State capture inquiry: Eskom forced to conclude multibillion-rand Tegeta coal supply deal in just 48 hours

2019-02-26 16:32
Deputy Chief Justice Raymond Zondo presiding over the commission of inquiry into state capture. (Gulshan Khan/AFP)

Deputy Chief Justice Raymond Zondo presiding over the commission of inquiry into state capture. (Gulshan Khan/AFP)

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There was considerable pressure on Eskom to conclude a coal deal with Gupta-linked Tegeta in less than 48 hours in 2015, the state capture commission of inquiry has heard.

This emerged from one of the commission's evidence leaders, Kate Hofmeyr, on Tuesday.

Hofmeyr was addressing commission chairperson, Deputy Chief Justice Raymond Zondo before she presented the evidence of Eskom's now deceased executive, Mark Van Der Riet, and acting managing director, Daniel Mashigo.

She submitted that at the time of the agreement relating to the R4.3bn deal, Tegeta was not in a good financial position to enable it to provide coal to Eskom.

Tegeta is a Gupta-owned firm which has been under business rescue since February 2018.

During the business rescue period, Tegeta-owned Brakfontein mine was unable to honour its contractual obligations to supply coal to Eskom's Majuba Power Station in Mpumalanga.

READ: Tegeta clinched Eskom contract despite low quality coal

Hofmeyr said the evidence team had an understanding that Van der Riet's affidavit and Mashigo's testimony would shed light on some of the irregularities in the procurement of coal from Tegeta's Brakfontein coal mine.

"Van Der Riet's testimony is important as it looks at the significance of the quality of coal that is supplied to Eskom and its relation to the load shedding incidents the power utility has been experiencing," Hofmeyr submitted.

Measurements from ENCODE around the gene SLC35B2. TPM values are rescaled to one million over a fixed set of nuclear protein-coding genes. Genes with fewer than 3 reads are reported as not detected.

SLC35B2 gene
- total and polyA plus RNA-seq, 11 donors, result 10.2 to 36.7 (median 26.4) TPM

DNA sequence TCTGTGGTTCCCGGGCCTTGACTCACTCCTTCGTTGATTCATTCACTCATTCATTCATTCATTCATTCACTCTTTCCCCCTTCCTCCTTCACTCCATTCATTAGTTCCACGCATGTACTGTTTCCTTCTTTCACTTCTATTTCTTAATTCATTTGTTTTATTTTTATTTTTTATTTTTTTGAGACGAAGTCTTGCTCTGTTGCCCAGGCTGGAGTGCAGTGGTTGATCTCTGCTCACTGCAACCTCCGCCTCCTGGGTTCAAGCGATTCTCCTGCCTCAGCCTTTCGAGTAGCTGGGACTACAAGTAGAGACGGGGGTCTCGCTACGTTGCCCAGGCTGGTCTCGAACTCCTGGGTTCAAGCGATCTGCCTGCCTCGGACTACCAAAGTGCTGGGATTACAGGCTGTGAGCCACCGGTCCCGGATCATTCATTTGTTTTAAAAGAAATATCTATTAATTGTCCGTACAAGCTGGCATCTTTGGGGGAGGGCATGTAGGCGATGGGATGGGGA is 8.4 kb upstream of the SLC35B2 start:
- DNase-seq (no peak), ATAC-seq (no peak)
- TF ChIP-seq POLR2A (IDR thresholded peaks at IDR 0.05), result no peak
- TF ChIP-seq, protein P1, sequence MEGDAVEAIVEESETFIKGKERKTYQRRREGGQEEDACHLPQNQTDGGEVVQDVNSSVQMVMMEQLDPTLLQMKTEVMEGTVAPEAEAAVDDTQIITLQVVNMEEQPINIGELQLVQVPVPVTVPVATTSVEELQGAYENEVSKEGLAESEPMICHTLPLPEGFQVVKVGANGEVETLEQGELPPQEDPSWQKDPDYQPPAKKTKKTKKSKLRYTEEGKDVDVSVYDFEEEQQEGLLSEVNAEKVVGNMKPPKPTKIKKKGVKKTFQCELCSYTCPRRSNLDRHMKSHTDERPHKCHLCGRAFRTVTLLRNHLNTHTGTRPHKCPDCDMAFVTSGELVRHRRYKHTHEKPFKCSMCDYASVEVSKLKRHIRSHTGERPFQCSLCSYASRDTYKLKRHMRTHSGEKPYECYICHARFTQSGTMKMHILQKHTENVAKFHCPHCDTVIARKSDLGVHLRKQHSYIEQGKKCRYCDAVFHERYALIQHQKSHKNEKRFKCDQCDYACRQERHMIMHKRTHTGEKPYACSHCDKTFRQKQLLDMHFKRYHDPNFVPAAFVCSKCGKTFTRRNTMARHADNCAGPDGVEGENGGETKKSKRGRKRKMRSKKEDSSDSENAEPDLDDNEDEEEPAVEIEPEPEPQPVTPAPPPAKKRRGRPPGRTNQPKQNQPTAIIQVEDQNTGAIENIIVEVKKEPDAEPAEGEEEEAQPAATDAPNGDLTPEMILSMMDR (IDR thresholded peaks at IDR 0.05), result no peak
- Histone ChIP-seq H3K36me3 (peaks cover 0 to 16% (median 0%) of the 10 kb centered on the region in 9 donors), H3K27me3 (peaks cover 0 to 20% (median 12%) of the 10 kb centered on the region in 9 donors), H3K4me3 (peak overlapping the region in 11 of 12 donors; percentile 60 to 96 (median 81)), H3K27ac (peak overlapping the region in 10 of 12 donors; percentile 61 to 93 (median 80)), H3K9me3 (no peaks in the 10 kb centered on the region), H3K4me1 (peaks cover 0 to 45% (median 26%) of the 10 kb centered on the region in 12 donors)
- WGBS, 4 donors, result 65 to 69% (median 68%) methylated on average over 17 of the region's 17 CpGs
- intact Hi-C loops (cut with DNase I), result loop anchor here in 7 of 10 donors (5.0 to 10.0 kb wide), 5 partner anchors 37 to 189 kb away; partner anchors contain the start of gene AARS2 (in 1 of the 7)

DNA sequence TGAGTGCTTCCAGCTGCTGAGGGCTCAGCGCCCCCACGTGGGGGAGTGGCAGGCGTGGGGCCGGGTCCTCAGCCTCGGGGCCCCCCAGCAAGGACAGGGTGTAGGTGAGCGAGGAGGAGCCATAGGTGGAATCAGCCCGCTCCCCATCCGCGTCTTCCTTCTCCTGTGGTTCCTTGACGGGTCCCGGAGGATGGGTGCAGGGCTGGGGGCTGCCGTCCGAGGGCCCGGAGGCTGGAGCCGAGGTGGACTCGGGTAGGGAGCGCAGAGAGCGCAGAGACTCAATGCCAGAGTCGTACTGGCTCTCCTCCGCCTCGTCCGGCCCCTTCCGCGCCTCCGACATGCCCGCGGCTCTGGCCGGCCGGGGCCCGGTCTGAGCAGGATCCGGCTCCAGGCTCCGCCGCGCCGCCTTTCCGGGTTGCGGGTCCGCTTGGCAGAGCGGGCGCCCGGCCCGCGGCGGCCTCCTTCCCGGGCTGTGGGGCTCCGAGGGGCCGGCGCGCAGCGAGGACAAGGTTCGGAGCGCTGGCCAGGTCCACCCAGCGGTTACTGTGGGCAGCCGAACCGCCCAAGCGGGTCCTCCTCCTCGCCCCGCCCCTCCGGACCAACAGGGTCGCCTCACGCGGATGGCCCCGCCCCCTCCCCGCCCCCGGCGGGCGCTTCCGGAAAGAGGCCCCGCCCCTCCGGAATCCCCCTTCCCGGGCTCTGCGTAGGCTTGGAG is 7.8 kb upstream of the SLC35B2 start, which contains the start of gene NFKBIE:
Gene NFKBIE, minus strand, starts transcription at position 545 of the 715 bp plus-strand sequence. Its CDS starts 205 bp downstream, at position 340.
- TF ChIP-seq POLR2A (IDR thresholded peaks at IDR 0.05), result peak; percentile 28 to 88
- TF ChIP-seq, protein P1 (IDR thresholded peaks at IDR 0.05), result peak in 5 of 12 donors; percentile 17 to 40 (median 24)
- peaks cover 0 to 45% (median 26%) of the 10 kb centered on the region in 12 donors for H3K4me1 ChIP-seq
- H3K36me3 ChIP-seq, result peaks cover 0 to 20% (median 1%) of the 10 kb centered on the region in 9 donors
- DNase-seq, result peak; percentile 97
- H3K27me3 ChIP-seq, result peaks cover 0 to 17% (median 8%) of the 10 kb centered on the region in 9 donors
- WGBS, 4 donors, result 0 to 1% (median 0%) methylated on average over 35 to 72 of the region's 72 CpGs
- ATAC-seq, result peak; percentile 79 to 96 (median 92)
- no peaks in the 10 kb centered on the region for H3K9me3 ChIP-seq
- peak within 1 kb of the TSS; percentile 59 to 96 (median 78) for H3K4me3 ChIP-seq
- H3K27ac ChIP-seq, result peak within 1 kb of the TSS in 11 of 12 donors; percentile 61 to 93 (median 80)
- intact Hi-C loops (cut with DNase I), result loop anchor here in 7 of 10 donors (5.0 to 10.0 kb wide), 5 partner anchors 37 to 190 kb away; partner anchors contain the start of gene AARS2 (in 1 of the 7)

The commission is also expected to hear evidence relating to how Tegeta dictated the terms it wanted Eskom to adhere to when responding to its offers.

The evidence is expected to corroborate that of Eskom board chairperson Jabu Mabuza, which the commission heard on Friday and Monday.

"R500m in penalties have now been levelled against Tegeta, which has been in business rescue since February 2018," Hofmeyr continued.

 LIVE: #StateCaptureInquiry: Mashigo gives graphic description of coal sampling at Eskom

On Tuesday, Mashigo gave a brief structural outline of what was considered to be acceptable coal.

In 2015, National Treasury started an investigation into Eskom's coal contracts with Tegeta, while another forensic report by Price Waterhouse Coopers (PwC) was later discussed at a meeting of Parliament's Standing Committee on Public Accounts (Scopa).

The PwC report revealed that Tegeta started supplying coal to Eskom before the coal mining group met regulatory requirements.

The coal supply agreement with Tegeta was signed on March 10, 2015 and although Eskom invited competitive bids for coal supply, it only approached Tegeta. 

The initial value of the contract was R3.7bn, but Eskom later intended on expanding it by a further R2.9bn for the Brakfontein operation.

The commission also heard that Tegeta got the tender even though 29 out of 30 coal samples from the Tegeta Brakfontein colliery failed Eskom's analysis tests.

In addition, Mashigo testified that Tegeta did not comply with all the requirements at the time that it started its contract with the power utility.

He told the commission that putting Tegeta under business rescue did not help the situation and led to a dire coal shortage instead.

"They were unable to supply coal as needed by the Majuba Power Station and Eskom had to source coal from other suppliers."

Dormer Glencor CEO Clinton Ephron is expected to take the stand on Wednesday. He is expected to testify about how his company sold the Brakfontein colliery to Tegeta.

Read more on:    eskom  |  johannesburg  |  state capture  |  state capture inquiry

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